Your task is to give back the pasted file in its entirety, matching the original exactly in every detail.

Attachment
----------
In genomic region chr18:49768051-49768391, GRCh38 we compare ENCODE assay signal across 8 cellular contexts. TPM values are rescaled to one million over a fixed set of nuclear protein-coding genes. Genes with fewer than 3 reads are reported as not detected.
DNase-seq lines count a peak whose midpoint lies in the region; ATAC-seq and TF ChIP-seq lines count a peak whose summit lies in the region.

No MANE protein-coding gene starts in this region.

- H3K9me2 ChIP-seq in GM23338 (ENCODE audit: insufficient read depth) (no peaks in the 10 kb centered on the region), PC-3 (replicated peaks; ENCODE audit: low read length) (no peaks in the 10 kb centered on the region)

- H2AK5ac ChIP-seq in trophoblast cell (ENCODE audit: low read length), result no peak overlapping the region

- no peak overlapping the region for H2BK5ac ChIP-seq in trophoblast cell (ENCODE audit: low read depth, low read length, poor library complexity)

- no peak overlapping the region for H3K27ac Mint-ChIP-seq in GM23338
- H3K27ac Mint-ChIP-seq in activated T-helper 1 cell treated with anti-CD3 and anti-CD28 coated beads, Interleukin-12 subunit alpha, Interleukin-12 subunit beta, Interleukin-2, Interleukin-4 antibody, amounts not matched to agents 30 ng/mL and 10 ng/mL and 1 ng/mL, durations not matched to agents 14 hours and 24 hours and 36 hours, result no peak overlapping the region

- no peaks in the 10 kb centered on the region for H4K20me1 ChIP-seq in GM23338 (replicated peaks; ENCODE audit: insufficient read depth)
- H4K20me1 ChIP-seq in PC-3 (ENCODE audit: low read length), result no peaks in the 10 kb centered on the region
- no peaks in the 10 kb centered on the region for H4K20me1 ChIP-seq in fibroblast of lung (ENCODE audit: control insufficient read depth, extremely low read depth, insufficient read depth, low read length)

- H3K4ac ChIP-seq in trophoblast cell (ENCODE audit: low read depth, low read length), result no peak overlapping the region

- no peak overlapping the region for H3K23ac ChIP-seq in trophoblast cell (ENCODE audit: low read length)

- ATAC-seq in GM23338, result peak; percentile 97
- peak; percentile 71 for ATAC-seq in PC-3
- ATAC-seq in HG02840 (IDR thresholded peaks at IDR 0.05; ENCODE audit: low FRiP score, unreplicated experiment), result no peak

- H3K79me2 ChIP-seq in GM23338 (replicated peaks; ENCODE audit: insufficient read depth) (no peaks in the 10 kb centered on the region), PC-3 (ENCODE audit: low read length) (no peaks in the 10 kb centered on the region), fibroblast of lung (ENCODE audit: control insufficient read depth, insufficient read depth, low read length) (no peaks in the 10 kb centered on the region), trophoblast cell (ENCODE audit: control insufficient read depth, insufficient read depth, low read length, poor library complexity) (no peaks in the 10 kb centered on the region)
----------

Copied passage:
In genomic region chr18:49768051-49768391, GRCh38 we compare ENCODE assay signal across 8 cellular contexts. TPM values are rescaled to one million over a fixed set of nuclear protein-coding genes. Genes with fewer than 3 reads are reported as not detected.
DNase-seq lines count a peak whose midpoint lies in the region; ATAC-seq and TF ChIP-seq lines count a peak whose summit lies in the region.

No MANE protein-coding gene starts in this region.

- H3K9me2 ChIP-seq in GM23338 (ENCODE audit: insufficient read depth) (no peaks in the 10 kb centered on the region), PC-3 (replicated peaks; ENCODE audit: low read length) (no peaks in the 10 kb centered on the region)

- H2AK5ac ChIP-seq in trophoblast cell (ENCODE audit: low read length), result no peak overlapping the region

- no peak overlapping the region for H2BK5ac ChIP-seq in trophoblast cell (ENCODE audit: low read depth, low read length, poor library complexity)

- no peak overlapping the region for H3K27ac Mint-ChIP-seq in GM23338
- H3K27ac Mint-ChIP-seq in activated T-helper 1 cell treated with anti-CD3 and anti-CD28 coated beads, Interleukin-12 subunit alpha, Interleukin-12 subunit beta, Interleukin-2, Interleukin-4 antibody, amounts not matched to agents 30 ng/mL and 10 ng/mL and 1 ng/mL, durations not matched to agents 14 hours and 24 hours and 36 hours, result no peak overlapping the region

- no peaks in the 10 kb centered on the region for H4K20me1 ChIP-seq in GM23338 (replicated peaks; ENCODE audit: insufficient read depth)
- H4K20me1 ChIP-seq in PC-3 (ENCODE audit: low read length), result no peaks in the 10 kb centered on the region
- no peaks in the 10 kb centered on the region for H4K20me1 ChIP-seq in fibroblast of lung (ENCODE audit: control insufficient read depth, extremely low read depth, insufficient read depth, low read length)

- H3K4ac ChIP-seq in trophoblast cell (ENCODE audit: low read depth, low read length), result no peak overlapping the region

- no peak overlapping the region for H3K23ac ChIP-seq in trophoblast cell (ENCODE audit: low read length)

- ATAC-seq in GM23338, result peak; percentile 97
- peak; percentile 71 for ATAC-seq in PC-3
- ATAC-seq in HG02840 (IDR thresholded peaks at IDR 0.05; ENCODE audit: low FRiP score, unreplicated experiment), result no peak

- H3K79me2 ChIP-seq in GM23338 (replicated peaks; ENCODE audit: insufficient read depth) (no peaks in the 10 kb centered on the region), PC-3 (ENCODE audit: low read length) (no peaks in the 10 kb centered on the region), fibroblast of lung (ENCODE audit: control insufficient read depth, insufficient read depth, low read length) (no peaks in the 10 kb centered on the region), trophoblast cell (ENCODE audit: control insufficient read depth, insufficient read depth, low read length, poor library complexity) (no peaks in the 10 kb centered on the region)